Angry Mom Spanking Ballmer Over Useless Vista

Well, it’s not the Microsoft CEO’s mother – it’s analyst Yvonne Genovese who interviewed Ballmer at the Gartner Symposium.

“My daughter comes in one day and says, ‘Hey Mom, my friend has Vista, and it has these neat little things called gadgets — I need those.'”

Said Ballmer: “I love your daughter.”

“You’re not going to like her mom in about two minutes,” said Genovese, while the crowd laughed.

She went on to explain that she installed Vista for her daughter — and two days later went right back to using the XP operating system.

That must have been one entertaining session. Read the full story at Computerworld. But first, here’s another quote from Ballmer, clearly on the defensive:

“There is always a tension between the value that end users see — and frankly, that software developers see — and the value that we can deliver to IT.”

Yesss. The key word is IT. As in “expert only”. Perhaps it’s time Microsoft recognize that they failed to serve two “masters”, and in catering strictly for IT, delivering a super-secure (?) system they created a monster quite unusable by individual consumers.

I’ve been ranting about Vista enough here, let me just add another gem to prove my point.

It’s probably fair to assume that a lot of Vista (home) users will have at least one older, XP machine around – and if they do, they want these to see these connected on a Home Network. This should be a piece of cake… or not.

  1. Your Vista PC won’t see the XP ones on the network at all.
  2. There’s no documentation whatsoever, but after Googling around you can figure out that you need to patch the XP machines (!) for them to be seen by the Vista. (Incidentally, the patch requires WGA, which fails on one of my perfectly legit computers, but that’s another story)
  3. When Vista still can’t see the networked machines, back Googling again.
  4. After some research you’ll discover a well-hidden statement that it may take up to 15 minutes for a Vista PC to see a networked pre-Vista one. Fifteen minutes!!!! in 2007!!!!

This is just one example of the many idiocies crippling Vista. Nothing major, just stupid little things that don’t work and there is no easily accessible info about.

Vista is for the corporate world with IT departments, period. I can hardly think of better promotion for Apple then releasing Vista to the consumer market. Oh, and since a picture is worth a thousand words, here’s one from Princeton University (by way of Espen Antonsen)

Update: It’s not just kids anymore 😉

Update: Ballmer speaks; Can Microsoft be everything to everyone? at Between the Lines. More on the Computerworld Blogs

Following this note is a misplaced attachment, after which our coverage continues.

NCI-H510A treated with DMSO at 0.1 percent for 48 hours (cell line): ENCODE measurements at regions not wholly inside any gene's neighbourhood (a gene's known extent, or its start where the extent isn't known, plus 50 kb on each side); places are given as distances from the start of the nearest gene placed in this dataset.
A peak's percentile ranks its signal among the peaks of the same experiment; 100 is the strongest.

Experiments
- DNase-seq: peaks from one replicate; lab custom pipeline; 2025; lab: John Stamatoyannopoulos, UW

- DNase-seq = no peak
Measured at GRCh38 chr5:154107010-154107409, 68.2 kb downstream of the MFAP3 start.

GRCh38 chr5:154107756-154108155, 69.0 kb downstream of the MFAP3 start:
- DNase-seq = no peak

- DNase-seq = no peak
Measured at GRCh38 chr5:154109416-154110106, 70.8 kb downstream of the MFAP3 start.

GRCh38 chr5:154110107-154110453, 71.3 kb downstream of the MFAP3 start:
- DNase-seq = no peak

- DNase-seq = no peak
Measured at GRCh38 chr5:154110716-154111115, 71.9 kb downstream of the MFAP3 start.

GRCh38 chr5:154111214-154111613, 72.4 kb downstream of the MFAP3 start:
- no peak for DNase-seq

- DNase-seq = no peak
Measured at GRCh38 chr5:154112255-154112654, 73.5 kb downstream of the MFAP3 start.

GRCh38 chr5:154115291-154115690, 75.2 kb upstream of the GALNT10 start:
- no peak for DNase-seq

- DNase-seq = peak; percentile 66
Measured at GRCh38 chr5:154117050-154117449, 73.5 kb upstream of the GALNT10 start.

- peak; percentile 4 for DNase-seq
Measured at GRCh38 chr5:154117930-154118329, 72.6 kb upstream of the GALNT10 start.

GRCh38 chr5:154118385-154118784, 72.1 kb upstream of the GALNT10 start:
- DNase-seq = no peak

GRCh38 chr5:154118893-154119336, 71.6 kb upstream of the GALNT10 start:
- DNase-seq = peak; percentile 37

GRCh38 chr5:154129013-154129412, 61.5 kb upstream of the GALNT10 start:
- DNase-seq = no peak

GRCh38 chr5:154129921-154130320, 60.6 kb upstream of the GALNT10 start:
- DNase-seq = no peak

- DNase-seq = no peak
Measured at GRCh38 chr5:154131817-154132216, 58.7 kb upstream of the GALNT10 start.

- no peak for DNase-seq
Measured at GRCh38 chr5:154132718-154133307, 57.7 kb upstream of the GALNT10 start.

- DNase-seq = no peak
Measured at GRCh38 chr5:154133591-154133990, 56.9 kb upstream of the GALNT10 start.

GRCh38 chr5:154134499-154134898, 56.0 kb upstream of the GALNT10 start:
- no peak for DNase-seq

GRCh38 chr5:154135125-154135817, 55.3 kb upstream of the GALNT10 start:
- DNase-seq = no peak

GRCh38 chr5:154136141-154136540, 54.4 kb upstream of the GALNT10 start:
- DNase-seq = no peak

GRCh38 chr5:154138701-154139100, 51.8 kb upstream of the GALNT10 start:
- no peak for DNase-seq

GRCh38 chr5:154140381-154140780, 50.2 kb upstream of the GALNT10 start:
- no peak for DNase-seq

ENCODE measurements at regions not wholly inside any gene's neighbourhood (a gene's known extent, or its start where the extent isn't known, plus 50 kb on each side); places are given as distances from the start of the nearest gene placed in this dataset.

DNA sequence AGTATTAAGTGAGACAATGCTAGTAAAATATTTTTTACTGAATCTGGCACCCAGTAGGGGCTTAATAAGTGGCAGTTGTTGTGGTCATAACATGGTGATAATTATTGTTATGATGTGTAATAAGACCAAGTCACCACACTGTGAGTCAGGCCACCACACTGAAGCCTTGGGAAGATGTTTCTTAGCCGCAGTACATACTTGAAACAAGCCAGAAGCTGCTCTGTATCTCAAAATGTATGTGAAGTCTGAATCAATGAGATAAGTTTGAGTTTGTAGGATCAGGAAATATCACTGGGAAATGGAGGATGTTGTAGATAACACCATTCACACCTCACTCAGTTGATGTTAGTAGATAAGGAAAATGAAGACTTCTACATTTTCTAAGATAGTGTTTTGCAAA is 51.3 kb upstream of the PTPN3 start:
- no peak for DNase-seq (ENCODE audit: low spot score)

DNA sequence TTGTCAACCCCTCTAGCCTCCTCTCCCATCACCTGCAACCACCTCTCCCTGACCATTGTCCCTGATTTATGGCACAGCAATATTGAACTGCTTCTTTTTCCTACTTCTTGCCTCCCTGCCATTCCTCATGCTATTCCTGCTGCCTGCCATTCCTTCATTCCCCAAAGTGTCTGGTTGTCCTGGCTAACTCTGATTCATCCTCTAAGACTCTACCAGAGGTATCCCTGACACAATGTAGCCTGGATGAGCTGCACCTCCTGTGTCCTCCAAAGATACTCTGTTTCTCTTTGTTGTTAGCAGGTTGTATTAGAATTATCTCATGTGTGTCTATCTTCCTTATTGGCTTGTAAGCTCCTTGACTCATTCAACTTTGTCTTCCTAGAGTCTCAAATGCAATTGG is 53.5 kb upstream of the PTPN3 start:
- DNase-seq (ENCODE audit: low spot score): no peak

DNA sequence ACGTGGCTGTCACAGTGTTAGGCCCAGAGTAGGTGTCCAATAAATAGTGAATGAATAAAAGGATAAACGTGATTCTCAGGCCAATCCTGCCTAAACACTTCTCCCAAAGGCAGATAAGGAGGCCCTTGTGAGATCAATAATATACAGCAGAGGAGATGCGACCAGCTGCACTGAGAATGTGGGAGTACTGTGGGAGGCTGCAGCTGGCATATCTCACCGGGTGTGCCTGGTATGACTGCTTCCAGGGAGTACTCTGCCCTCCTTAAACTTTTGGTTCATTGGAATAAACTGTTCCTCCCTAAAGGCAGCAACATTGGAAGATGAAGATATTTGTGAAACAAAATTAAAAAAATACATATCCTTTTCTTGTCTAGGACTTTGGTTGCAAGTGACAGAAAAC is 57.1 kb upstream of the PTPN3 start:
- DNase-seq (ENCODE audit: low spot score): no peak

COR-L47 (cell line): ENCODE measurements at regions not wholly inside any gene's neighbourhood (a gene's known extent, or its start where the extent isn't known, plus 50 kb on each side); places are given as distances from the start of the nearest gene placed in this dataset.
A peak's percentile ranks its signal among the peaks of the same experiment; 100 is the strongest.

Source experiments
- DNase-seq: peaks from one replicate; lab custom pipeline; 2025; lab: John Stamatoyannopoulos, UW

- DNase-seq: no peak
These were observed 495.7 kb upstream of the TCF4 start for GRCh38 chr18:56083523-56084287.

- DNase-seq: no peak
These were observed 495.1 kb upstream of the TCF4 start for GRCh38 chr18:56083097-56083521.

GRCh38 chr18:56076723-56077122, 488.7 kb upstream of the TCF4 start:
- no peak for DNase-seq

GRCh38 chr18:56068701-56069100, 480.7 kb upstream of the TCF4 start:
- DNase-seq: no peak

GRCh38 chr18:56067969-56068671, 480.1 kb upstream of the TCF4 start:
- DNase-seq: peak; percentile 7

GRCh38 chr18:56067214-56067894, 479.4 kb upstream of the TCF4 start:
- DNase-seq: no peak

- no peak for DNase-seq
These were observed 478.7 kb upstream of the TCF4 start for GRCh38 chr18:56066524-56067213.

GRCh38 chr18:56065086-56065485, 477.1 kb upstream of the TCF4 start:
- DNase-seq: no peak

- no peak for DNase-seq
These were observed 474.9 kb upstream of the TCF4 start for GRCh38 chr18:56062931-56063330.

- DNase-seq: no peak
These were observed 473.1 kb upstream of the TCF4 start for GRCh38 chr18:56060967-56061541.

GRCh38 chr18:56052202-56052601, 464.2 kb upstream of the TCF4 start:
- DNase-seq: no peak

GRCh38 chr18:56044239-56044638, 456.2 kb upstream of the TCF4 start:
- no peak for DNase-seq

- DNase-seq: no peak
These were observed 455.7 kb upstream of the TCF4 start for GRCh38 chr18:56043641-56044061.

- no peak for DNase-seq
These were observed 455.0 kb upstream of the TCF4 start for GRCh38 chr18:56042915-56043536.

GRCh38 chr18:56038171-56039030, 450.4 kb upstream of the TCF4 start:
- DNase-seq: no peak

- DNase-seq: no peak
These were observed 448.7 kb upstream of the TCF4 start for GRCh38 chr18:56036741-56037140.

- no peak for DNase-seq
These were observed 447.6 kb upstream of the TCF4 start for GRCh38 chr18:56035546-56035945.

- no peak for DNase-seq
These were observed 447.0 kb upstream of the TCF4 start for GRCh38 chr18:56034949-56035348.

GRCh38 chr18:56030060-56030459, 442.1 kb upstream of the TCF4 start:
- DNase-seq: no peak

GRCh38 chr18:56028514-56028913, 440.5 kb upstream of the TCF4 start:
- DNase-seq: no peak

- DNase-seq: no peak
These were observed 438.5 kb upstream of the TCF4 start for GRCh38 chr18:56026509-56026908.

1. I haven’t installed it myself yet and have only tried it in new laptop computers of a few of my clients… but confirming what you say, it does give headaches.

    If you only use Vista and Office 2007, after you get used to the changes in the interface things may be OK, but there is no way a company can easily fit to that description (example: if you have Office XP/2002, Vista will not let Outlook remember passwords).

    Rather old PCs that support XP and 2000 simply will not integrate easily with Vista, yet those cheap PCs can still work great for most of the administrative tasks done everywhere, making it unwise for businesses to replace them.

    Replacing computers makes less sense at home, and particularly in the non-developed parts of the world, where Windows 98 is still very much present, and families and businesses don’t want or cannot afford to replace computers where everyday tasks can still be done.

    So I wonder what did Microsoft people think about the non-developed world when they pushed Vista. Are they convinced these users are not worth the business effort? Maybe they thought they would -at most- spend some money in a little RAM and pirate and hold to a copy of XP for ages? Or that they would switch to Linux anyway?

    By the way, at I am putting in writing some of my thoughts on my early encounters with Vista, and would appreciate any comments you could make.


  2. Its instructive that XP had a shelf life of around 6 years, while Vista was only around a year while they began talk of its successor Windows 7.

    I think they got it wrong on both fronts with Vista

  3. I haven't installed it myself yet and have only tried it in new laptop computers of a few of my clients… but confirming what you say, it does give headaches. There are Engineering Resume in which is nice.


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